In June 2008, the China State Council officially promulgated the “Outline of National Intellectual Property Strategy.” The Outline identified “the development and improvement of the standard related policies, standardization of the behavior of incorporating patents into standards”as a special task. In November 2009, the Standards Administration of China (SAC) issued for public comments the “Regulations on the Administration of the Formulation and Revision of Patent Involving National Standards (Interim).” The China National Institute of Standardization (CNIS) followed shortly there after in early 2010 and released the draft “Disposal Rules for the Inclusion of Patents in National Standards” for comments. Together these documents reveal the approach China is contemplating for meeting the mandate of the China State Council.
The IP landscape in Asia, particularly China, is changing. On one side of the equation, foreign businesses are moving to invest in real R&D in China and are consequently moving from filing in Asia only when there was a key strategic need to adopting a “must file in Asia” strategy for all major developments China, as a country of origin, is already the sixth largest filer of Patent Cooperation Treaty (PCT) applications globally. In 2009, China accepted 315,000 international and domestic invention patent applications, the domestic applications of which accounting for 72.8%; the authorized invention patents were 128,000 pieces, the domestic authorizations of which accounting for 50.9%; the residents in China submitted 7,946 international patent applications, ranking the fifth in the world.
Vice Chairman of the Standing Committee of the National People’s Congress Lu Yongxiang said, in order to enhance the abilities on intellectual property (IP) creation, application, management and protection, the central finance set up a special fund to give subsidy to the excellent domestic SMEs, units and scientific institutions which apply international patents, and a total of 1,146 international patent applications were supported in 2009 with 52.85 million yuan; actively carried out the work of IP pilot and model that boosted the industrialization of patent applications and so on.
New Patent Law impact on patent strategies
The new Patent Law, which came into force on 1st October 2009, introduces welcome changes aimed at preventing the misuse of patents. Two of the key
developments are the introduction of an absolute novelty standard for inventions (previously, foreign prior use was not relevant), and the introduction of a prior art defense (i.e., that the allegedly infringing technology falls within the prior art and hence does not infringe). Together, these changes should reduce the threat to foreign rights holders of
so-called junk patents (i.e., patents – typically utility model patents- obtained in China on the back of others’ foreign technologies and frivolous infringement claims based on them); but it certainly does not change the need for preparedness and due diligence.
WTO SAYS CHINA MAINTAINS ECONOMIC OPENING POLICY
It added China had continued to attach high importance to the multilateral trading system and been participating actively in the Doha Round trade opening negotiations, which involve all the WTO’s 153 members. According to the report, China “resisted a protectionist response to the effects of the global economic recession.” “The Chinese government responded to the effects of the global economic recession by introducing expansionary fiscal and monetary policies to offset the sharp decline in external demand, putting more emphasis on domestic demand to drive GDP growth,”the report said.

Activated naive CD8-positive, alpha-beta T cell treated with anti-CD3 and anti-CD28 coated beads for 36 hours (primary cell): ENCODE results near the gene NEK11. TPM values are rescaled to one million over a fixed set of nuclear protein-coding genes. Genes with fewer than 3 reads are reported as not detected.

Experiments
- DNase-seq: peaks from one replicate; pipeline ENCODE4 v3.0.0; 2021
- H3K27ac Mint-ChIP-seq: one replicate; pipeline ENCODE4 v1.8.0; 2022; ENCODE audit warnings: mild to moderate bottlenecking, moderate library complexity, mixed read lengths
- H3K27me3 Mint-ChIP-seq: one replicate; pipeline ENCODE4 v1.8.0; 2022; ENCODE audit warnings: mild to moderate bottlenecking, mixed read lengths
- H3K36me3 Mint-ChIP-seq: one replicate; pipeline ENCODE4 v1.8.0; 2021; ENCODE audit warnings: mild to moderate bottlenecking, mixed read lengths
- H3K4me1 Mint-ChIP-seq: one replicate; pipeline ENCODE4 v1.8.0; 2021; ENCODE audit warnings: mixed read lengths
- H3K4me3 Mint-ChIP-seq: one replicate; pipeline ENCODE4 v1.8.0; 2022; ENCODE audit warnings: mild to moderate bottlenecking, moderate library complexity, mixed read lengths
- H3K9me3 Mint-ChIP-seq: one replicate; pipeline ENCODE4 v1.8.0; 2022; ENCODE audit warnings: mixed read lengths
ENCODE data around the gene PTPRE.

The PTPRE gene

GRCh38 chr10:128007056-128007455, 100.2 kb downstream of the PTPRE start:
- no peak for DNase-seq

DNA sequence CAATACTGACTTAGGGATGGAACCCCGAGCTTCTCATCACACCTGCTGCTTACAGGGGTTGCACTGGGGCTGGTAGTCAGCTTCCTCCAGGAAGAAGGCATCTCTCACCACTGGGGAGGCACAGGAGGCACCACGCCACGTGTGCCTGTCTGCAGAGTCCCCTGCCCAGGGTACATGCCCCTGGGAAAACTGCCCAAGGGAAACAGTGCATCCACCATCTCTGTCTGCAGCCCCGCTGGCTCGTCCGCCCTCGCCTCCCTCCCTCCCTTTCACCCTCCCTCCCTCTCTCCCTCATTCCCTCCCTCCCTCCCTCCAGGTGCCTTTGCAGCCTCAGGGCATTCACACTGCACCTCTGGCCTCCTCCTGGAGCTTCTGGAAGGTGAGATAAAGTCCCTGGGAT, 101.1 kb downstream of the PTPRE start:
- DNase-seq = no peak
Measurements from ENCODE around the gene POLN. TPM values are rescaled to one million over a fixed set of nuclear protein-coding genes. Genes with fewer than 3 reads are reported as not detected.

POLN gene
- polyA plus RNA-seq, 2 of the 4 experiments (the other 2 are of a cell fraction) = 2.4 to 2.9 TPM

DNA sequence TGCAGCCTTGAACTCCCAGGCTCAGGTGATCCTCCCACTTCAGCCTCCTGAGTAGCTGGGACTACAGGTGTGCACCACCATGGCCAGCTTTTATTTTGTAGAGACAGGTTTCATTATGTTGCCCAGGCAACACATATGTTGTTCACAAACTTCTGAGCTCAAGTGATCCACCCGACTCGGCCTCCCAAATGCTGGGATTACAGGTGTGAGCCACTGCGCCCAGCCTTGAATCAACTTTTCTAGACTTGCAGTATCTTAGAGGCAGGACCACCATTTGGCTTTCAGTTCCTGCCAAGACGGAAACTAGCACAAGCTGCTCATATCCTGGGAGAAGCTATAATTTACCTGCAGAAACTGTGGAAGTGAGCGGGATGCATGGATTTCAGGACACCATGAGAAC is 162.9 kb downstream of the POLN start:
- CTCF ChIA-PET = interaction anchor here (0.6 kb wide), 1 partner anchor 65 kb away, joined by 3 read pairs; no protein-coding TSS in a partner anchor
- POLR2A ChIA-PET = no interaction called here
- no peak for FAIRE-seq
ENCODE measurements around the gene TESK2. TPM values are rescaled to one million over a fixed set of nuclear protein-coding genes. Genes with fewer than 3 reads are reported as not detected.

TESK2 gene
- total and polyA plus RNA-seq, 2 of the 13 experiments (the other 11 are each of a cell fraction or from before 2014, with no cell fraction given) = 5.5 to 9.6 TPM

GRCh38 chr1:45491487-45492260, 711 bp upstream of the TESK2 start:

US-China relations are improving on the back of their need for mutual support after undergoing a rocky period earlier this year, US Congressman Adam Schiff said. He said both countries needed each other’s support in forums such as the six-party talks to resolve the issue of nuclear proliferation on the peninsular. The United States also needed China’s cooperation in developing alternative and green energy. The two nations could not simply compete with each other on this front, but needed to learn from each other, he said.
Schiff sponsored the Nuclear Forensics and Attribution Act to strengthen the US Department of Homeland Security’s efforts in developing techniques for “fingerprinting”nuclear material and encouraged US President Barack Obama to negotiate international agreements to govern international nuclear forensics activities. Schiff is also leading the effort to combat intellectual property theft. He is a co-chair of the Congressional International Anti-Piracy Caucus, a bipartisan group of House and Senate lawmakers dedicated working with America’s international trading partners to secure the enactment of strong copyright laws as well as their vigilant enforcement.
EU-China training for IP protection at trade fairs
IPR2, together with the China Council for the Promotion of International Trade (CCPIT), entrusted by the Ministry of Commerce, to implement a training programme with Chinese companies and government officials making on how to protect IP at trade fairs, at Guilin, Zhejiang, Beijing, on 12-16 July 2010. European experts present the leading IP protection measures in Europe, and explain how companies can prepare to make use of the system, supported by case studies from major exhibitions in Europe. In addition, the training will elaborate the role and scope of the recently introduced function of on-site mediation support for exhibitors. As part of its co-operation with MOFCOM, IPR2 will address IP protection at trade fairs in China. This will include awareness building activities such as best practice seminars on the protection of IPRs at trade fairs, physical presence at exhibitions and moot trials on IPR enforcement in Europe and China.